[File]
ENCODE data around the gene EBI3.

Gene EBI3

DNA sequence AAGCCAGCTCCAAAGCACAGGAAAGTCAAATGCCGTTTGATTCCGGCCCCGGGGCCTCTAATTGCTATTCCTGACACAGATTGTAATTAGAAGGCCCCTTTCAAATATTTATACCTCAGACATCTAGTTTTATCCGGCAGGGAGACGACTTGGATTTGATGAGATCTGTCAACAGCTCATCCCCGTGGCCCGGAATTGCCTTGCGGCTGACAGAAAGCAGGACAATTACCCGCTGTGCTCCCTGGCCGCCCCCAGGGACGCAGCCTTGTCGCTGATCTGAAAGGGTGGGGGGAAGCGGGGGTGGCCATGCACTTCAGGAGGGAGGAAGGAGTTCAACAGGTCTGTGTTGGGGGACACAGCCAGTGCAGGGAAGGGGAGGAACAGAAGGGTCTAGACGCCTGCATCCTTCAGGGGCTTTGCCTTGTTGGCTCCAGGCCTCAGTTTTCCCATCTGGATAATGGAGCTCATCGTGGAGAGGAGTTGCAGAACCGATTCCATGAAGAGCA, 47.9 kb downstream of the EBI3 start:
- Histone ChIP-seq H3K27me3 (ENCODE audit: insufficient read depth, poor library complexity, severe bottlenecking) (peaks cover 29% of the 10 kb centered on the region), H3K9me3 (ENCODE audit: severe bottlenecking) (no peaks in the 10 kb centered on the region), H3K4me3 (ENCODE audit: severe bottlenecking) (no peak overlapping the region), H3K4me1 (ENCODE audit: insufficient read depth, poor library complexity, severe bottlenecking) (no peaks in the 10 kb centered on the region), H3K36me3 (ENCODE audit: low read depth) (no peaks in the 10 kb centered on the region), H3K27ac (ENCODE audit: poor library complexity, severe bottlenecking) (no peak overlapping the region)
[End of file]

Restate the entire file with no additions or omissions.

ENCODE data around the gene EBI3.

Gene EBI3

DNA sequence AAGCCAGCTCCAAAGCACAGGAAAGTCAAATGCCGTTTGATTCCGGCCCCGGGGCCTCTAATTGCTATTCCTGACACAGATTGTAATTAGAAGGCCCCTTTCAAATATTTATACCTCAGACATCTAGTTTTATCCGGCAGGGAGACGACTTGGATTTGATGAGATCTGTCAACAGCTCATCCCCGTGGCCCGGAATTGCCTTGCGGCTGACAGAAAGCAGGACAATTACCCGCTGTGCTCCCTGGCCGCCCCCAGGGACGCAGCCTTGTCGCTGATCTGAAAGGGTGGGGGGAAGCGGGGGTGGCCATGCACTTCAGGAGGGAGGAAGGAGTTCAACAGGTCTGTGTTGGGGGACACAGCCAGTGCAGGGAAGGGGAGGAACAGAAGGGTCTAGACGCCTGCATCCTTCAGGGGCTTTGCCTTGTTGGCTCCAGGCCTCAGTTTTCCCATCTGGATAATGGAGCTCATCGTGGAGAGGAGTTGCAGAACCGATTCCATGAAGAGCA, 47.9 kb downstream of the EBI3 start:
- Histone ChIP-seq H3K27me3 (ENCODE audit: insufficient read depth, poor library complexity, severe bottlenecking) (peaks cover 29% of the 10 kb centered on the region), H3K9me3 (ENCODE audit: severe bottlenecking) (no peaks in the 10 kb centered on the region), H3K4me3 (ENCODE audit: severe bottlenecking) (no peak overlapping the region), H3K4me1 (ENCODE audit: insufficient read depth, poor library complexity, severe bottlenecking) (no peaks in the 10 kb centered on the region), H3K36me3 (ENCODE audit: low read depth) (no peaks in the 10 kb centered on the region), H3K27ac (ENCODE audit: poor library complexity, severe bottlenecking) (no peak overlapping the region)